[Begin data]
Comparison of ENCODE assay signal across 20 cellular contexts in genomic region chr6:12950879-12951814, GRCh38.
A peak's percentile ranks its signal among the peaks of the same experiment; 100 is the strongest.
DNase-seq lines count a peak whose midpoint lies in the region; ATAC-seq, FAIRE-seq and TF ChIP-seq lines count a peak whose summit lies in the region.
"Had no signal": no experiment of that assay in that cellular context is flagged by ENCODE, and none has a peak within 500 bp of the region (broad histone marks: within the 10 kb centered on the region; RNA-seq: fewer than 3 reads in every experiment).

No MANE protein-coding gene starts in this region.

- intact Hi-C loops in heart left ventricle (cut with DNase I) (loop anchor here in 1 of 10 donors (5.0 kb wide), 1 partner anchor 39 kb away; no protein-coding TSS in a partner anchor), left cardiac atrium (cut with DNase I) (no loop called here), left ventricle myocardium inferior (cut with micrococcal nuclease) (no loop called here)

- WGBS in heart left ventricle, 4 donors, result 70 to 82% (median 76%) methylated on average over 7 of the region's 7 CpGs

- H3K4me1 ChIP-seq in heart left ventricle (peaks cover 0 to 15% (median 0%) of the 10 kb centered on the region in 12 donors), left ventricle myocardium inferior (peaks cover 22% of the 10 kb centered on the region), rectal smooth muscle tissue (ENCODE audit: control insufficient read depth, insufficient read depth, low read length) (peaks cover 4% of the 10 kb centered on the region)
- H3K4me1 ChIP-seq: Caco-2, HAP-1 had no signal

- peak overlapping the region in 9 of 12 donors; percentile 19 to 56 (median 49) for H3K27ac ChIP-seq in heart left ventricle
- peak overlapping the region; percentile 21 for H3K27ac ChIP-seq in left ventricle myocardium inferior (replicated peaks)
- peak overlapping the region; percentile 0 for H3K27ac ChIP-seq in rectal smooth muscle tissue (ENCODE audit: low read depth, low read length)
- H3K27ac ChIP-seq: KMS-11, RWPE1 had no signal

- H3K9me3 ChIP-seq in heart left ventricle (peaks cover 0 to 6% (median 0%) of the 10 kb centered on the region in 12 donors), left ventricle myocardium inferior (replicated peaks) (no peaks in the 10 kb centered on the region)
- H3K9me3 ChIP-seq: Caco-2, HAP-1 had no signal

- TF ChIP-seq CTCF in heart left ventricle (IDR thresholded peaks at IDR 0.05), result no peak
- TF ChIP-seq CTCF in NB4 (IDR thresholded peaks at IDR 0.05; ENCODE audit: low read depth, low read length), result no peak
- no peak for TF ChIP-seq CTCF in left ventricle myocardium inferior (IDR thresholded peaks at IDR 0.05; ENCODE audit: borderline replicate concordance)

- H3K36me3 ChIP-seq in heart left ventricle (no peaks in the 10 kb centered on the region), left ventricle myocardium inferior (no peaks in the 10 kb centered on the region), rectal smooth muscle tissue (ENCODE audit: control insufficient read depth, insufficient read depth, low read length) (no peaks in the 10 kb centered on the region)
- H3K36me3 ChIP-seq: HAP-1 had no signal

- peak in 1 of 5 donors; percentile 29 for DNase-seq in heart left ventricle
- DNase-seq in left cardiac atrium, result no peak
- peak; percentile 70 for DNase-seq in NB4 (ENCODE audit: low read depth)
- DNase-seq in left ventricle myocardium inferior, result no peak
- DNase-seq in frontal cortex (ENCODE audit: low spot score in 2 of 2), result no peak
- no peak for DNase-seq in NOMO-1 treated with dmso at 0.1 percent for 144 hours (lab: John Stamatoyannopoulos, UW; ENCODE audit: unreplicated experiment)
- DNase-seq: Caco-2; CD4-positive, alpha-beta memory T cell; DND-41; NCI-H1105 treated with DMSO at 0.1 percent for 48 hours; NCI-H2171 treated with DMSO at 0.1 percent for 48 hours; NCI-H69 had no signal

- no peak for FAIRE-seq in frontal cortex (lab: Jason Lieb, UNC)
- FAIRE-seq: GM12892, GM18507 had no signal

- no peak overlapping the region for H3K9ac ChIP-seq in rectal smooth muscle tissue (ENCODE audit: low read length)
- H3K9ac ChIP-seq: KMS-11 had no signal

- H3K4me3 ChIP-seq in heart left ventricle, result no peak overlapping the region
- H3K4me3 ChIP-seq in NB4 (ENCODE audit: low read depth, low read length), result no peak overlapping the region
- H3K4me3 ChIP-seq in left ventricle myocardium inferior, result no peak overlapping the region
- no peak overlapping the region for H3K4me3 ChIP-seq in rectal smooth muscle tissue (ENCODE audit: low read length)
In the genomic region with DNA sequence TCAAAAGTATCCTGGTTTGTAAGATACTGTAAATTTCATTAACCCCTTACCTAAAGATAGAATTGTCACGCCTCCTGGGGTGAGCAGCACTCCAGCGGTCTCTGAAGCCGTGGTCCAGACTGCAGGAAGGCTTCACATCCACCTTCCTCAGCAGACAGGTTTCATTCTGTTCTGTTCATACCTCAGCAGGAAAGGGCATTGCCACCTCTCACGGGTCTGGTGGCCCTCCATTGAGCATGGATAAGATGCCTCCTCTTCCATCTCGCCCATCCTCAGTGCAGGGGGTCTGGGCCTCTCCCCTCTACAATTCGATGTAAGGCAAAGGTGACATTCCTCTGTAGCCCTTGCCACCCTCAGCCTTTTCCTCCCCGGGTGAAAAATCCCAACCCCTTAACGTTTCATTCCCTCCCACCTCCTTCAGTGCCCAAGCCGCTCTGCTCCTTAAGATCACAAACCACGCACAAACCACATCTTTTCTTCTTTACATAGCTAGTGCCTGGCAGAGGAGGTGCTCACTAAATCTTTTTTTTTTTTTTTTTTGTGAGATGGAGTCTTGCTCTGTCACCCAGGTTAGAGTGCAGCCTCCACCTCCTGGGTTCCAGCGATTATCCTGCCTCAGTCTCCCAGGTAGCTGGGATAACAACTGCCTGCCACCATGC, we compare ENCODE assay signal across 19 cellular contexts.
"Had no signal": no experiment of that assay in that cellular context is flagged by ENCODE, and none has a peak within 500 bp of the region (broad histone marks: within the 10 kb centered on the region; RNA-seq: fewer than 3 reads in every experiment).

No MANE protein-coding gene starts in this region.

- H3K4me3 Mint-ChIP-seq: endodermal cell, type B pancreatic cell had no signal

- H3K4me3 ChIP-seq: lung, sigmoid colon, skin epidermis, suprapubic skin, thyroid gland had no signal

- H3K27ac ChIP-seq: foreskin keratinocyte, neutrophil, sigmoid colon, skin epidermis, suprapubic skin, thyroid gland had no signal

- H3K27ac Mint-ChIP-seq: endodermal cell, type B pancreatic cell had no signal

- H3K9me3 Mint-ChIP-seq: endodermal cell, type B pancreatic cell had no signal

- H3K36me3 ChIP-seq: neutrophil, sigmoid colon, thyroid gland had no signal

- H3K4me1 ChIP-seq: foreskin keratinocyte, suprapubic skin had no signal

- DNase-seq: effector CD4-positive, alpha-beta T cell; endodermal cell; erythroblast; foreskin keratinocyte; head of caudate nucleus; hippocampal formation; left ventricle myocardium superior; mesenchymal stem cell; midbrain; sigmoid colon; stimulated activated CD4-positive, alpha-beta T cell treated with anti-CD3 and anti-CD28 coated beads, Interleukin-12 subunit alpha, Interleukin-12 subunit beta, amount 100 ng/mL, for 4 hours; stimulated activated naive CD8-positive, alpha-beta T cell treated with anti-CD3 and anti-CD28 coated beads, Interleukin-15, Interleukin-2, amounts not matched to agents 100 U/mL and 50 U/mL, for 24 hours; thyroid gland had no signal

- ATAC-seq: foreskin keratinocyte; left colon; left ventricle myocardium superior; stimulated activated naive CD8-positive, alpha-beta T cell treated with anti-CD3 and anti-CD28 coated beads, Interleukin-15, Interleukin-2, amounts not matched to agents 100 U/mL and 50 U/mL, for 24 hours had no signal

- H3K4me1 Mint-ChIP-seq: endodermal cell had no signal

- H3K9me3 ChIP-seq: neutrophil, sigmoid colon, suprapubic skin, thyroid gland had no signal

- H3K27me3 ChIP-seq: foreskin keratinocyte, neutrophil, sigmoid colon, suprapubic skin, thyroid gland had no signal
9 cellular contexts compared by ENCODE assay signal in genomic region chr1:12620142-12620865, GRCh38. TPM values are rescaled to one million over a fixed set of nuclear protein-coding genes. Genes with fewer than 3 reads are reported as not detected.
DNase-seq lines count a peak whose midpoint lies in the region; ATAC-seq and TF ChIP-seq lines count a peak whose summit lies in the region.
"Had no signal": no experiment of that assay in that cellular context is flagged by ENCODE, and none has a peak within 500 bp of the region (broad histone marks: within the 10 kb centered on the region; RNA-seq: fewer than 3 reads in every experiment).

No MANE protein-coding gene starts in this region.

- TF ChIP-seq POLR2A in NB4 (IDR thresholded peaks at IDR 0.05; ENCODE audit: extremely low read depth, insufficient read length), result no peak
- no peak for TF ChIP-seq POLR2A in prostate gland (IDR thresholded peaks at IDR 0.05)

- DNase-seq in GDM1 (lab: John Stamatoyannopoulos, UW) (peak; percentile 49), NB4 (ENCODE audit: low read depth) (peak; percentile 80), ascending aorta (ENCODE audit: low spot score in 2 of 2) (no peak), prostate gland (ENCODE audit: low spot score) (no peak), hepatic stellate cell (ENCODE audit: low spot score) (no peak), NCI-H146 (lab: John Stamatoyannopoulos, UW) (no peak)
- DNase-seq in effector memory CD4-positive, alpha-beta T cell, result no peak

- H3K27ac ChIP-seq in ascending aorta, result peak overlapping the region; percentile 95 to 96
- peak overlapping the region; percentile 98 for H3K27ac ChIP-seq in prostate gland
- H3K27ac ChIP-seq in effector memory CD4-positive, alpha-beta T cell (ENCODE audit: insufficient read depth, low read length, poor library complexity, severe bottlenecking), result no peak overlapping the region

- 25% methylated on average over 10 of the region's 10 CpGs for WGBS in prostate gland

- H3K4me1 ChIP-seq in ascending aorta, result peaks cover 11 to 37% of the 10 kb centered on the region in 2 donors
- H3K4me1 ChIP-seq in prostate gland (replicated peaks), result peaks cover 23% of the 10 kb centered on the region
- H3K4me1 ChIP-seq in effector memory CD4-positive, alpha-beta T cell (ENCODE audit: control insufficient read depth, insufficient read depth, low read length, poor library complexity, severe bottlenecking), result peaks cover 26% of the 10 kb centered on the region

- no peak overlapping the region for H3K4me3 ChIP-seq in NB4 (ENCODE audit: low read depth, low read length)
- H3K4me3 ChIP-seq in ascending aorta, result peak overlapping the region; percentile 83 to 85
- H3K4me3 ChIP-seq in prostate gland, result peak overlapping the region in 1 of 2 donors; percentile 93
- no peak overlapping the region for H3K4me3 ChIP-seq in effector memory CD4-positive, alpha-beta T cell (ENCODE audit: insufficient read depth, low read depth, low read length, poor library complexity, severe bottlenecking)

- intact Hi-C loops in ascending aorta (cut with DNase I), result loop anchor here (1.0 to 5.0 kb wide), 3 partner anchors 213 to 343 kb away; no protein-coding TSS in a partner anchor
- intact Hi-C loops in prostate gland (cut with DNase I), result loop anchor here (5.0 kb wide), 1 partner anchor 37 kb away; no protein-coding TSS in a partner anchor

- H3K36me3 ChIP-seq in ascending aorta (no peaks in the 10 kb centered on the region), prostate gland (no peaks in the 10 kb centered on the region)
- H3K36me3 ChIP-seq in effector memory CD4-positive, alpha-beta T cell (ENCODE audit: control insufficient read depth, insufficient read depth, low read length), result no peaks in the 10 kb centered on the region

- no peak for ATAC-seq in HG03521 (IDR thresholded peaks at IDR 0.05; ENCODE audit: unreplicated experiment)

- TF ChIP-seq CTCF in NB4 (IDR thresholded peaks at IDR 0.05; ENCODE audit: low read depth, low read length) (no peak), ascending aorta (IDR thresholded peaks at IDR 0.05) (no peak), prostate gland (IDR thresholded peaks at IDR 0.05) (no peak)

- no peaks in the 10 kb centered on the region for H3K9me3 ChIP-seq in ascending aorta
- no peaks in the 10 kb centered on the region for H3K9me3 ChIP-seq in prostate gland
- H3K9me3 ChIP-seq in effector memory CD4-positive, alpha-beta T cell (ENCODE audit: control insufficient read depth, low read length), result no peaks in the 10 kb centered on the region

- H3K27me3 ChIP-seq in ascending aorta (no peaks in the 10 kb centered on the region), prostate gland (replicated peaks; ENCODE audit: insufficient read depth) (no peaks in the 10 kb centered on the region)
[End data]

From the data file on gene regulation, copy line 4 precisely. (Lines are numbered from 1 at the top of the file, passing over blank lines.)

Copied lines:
"Had no signal": no experiment of that assay in that cellular context is flagged by ENCODE, and none has a peak within 500 bp of the region (broad histone marks: within the 10 kb centered on the region; RNA-seq: fewer than 3 reads in every experiment).